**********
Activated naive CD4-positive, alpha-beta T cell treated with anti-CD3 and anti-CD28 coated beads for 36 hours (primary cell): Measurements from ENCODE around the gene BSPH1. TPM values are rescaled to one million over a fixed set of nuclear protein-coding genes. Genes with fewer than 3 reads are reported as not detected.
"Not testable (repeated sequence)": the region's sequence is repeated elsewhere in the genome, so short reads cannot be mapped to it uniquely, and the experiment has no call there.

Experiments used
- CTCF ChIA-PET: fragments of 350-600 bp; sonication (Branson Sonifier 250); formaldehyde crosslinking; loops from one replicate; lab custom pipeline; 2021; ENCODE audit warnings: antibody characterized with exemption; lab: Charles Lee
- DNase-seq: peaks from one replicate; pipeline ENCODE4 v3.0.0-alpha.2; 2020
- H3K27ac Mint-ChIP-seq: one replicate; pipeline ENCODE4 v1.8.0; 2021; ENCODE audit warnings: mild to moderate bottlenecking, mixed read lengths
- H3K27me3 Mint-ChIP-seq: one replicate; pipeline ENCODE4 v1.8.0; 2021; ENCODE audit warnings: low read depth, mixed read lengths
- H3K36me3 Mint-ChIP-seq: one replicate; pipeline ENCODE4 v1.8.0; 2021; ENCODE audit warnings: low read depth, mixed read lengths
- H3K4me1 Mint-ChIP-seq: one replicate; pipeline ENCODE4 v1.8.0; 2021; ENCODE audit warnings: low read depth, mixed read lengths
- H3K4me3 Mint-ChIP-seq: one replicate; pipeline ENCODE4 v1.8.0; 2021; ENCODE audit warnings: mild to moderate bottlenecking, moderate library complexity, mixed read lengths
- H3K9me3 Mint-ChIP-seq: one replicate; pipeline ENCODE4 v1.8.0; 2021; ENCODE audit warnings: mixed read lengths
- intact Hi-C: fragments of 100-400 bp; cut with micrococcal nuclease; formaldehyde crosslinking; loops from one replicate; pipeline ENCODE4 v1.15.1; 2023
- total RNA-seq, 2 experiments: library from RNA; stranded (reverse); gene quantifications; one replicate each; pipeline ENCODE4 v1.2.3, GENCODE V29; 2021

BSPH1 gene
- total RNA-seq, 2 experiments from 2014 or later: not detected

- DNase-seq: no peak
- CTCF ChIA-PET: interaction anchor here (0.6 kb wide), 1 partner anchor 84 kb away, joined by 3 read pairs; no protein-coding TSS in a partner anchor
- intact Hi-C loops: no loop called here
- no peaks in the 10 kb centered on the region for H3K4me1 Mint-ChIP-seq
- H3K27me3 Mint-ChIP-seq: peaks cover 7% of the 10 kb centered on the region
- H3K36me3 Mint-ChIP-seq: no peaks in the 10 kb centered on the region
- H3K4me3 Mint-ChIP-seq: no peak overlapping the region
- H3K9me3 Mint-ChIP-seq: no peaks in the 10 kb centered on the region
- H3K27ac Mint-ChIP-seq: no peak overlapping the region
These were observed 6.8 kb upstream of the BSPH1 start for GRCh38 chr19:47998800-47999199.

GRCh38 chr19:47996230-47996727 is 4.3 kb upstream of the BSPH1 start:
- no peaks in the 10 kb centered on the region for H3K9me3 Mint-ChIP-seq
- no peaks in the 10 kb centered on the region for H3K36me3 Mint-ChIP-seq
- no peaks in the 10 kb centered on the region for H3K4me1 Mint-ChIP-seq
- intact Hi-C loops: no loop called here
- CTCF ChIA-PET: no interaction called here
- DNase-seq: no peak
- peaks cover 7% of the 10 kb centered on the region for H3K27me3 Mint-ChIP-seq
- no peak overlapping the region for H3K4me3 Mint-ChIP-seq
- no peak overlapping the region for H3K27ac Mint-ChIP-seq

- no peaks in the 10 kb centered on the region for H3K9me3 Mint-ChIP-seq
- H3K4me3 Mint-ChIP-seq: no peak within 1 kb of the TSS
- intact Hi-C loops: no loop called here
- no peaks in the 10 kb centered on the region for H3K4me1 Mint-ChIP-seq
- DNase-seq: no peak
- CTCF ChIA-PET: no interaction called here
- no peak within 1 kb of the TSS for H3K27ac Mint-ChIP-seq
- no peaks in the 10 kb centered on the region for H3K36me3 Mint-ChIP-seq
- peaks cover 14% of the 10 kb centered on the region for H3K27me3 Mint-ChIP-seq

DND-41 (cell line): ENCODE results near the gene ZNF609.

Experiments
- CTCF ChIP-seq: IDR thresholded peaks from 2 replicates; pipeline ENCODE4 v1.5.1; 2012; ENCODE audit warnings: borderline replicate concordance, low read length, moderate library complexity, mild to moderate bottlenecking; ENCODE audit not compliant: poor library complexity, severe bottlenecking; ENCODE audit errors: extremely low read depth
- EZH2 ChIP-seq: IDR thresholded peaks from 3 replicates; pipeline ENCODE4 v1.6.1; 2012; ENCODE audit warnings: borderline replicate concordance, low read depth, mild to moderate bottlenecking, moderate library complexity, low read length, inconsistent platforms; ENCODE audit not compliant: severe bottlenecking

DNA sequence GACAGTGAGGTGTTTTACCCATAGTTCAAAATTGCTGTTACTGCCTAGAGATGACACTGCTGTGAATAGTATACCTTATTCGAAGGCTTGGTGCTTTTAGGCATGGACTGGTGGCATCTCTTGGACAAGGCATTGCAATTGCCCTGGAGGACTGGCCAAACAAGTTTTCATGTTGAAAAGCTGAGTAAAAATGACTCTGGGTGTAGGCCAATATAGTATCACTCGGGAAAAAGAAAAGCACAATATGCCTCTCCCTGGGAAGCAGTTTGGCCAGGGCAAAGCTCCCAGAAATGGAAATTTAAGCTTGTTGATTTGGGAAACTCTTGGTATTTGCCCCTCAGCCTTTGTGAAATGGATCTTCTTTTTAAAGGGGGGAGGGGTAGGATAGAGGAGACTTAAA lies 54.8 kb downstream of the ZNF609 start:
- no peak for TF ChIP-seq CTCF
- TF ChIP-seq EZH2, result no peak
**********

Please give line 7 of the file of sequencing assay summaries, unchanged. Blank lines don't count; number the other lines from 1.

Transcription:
- H3K27me3 Mint-ChIP-seq: one replicate; pipeline ENCODE4 v1.8.0; 2021; ENCODE audit warnings: low read depth, mixed read lengths